PurposeThe purpose of this paper is to investigate the correlates of suicidal ideation in offenders incarcerated in three Belgian prisons.Design/methodology/approachA cross-sectional questionnaire design was used. In total, 60 participants were recruited from three Belgian prisons. In addition to a questionnaire regarding demographic, social, institutional, and criminological factors, validated self-report instruments of psychological and psychiatric variables (coping, hopelessness, and depressive symptomatology) were administered. Associations with suicidal ideation were tested using regression analysis.FindingsCoping style, life events, and social support were most strongly associated with suicidal ideation in prisoners. In particular, a passive coping style, feelings of loneliness, and the loss of a significant other contributed most to the presence of suicidal ideation, whereas a close partner relationship constituted a protective factor of suicidal thoughts.Research limitations/implicationsThis pilot study used a convenience sampling strategy, prone to sampling bias. Additionally, given the small sample size, results must be interpreted with caution, as they might not be representative of the general population of prisoners in Belgium.Practical implicationsInterventions focussing on improving coping skills and social support and on impeding the availability and accessibility of suicide methods are promising suicide prevention strategies in custodial settings.Originality/valueTo date, no studies have been conducted in Belgium focussing on suicidality in prisoners. Furthermore, the examination of suicidal ideation in prison settings has received relatively scant attention in international research.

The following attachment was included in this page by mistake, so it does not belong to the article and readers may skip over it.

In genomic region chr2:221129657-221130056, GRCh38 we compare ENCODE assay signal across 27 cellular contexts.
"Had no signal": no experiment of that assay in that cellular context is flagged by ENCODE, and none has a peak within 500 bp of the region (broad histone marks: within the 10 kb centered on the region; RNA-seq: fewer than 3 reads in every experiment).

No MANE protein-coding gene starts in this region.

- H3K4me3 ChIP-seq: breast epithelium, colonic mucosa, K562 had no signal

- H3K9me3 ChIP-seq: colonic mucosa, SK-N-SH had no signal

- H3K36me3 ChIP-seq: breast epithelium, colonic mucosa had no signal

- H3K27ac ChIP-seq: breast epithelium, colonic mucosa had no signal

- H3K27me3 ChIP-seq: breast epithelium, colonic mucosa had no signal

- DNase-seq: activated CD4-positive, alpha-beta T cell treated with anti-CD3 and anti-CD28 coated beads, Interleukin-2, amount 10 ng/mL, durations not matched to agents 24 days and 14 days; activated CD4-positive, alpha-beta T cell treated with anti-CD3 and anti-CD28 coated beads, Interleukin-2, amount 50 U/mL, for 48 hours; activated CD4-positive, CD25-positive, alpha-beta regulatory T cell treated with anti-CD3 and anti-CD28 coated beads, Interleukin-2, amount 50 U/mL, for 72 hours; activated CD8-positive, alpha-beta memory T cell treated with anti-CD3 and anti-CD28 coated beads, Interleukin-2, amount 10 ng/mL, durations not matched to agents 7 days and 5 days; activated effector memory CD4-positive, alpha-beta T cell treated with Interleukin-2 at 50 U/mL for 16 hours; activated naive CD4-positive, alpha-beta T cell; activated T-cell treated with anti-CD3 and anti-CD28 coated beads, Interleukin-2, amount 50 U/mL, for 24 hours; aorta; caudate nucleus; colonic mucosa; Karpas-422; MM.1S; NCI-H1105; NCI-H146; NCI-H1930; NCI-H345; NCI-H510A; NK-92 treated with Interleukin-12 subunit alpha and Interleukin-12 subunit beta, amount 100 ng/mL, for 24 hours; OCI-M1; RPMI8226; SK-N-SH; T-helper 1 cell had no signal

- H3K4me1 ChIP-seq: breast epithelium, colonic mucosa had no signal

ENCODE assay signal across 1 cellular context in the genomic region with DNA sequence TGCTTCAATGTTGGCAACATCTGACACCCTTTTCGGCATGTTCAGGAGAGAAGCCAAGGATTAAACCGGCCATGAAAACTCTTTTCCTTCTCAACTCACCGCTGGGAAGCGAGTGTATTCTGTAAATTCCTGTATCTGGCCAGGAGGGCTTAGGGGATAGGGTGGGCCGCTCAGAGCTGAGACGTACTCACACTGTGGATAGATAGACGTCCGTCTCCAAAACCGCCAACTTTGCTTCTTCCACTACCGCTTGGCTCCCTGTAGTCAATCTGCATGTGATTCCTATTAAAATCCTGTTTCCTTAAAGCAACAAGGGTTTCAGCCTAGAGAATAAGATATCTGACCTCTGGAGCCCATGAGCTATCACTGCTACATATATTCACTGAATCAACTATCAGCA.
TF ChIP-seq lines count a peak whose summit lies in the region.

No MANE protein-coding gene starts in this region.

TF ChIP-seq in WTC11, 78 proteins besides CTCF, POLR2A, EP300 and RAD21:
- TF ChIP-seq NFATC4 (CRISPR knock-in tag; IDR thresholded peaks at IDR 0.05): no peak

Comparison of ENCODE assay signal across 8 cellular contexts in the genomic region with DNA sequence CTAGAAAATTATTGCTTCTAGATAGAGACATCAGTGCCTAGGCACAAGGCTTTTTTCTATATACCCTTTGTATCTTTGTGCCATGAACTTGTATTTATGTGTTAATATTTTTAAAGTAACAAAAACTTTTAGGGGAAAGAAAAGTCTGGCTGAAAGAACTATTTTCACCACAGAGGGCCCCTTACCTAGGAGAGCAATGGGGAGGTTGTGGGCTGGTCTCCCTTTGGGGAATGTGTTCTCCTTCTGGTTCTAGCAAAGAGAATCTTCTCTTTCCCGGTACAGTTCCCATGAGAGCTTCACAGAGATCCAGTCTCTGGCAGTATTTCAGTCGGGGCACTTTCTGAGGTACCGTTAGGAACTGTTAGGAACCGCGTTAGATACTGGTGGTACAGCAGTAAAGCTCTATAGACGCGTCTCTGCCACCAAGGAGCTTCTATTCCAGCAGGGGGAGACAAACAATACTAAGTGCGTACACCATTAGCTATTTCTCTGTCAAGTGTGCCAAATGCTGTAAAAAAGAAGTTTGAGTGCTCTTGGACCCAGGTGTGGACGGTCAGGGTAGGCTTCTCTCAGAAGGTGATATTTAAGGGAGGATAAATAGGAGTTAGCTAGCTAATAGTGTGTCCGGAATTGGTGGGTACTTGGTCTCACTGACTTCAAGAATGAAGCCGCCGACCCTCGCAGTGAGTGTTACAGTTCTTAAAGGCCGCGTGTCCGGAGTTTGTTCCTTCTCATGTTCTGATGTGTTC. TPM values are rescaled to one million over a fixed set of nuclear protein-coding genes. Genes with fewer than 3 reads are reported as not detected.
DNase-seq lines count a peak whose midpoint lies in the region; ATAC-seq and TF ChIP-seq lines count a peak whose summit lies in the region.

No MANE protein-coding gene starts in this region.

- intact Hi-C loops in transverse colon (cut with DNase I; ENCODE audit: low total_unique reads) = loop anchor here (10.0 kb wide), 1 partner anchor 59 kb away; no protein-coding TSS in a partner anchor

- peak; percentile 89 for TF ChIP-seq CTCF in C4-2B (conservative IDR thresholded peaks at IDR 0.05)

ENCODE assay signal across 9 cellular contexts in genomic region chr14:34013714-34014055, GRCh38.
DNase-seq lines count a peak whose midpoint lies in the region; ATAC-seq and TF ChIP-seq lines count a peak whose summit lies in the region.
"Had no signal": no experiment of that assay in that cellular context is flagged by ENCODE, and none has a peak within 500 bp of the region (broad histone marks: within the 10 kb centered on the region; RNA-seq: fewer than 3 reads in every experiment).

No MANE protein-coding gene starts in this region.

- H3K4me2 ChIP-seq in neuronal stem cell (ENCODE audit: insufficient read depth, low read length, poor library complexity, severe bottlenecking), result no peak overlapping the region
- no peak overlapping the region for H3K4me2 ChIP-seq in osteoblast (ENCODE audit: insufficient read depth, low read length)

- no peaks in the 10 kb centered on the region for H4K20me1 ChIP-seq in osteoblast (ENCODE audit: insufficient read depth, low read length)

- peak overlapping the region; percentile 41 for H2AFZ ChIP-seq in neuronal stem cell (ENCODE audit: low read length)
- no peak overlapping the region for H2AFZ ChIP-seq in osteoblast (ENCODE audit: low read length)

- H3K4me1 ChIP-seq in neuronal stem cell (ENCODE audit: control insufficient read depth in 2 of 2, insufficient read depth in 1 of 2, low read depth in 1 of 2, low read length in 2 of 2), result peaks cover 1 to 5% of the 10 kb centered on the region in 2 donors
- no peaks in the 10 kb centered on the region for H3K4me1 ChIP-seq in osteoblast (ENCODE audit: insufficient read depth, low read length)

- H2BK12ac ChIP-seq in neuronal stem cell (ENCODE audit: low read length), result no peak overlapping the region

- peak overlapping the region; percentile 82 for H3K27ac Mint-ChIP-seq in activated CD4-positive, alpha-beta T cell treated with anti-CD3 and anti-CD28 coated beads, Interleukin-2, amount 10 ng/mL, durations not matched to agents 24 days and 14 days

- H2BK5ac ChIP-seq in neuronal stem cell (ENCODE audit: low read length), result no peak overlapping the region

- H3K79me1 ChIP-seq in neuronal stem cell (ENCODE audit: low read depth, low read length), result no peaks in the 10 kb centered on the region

Journal of Criminal Psychology – Emerald Publishing
Published: Nov 7, 2016
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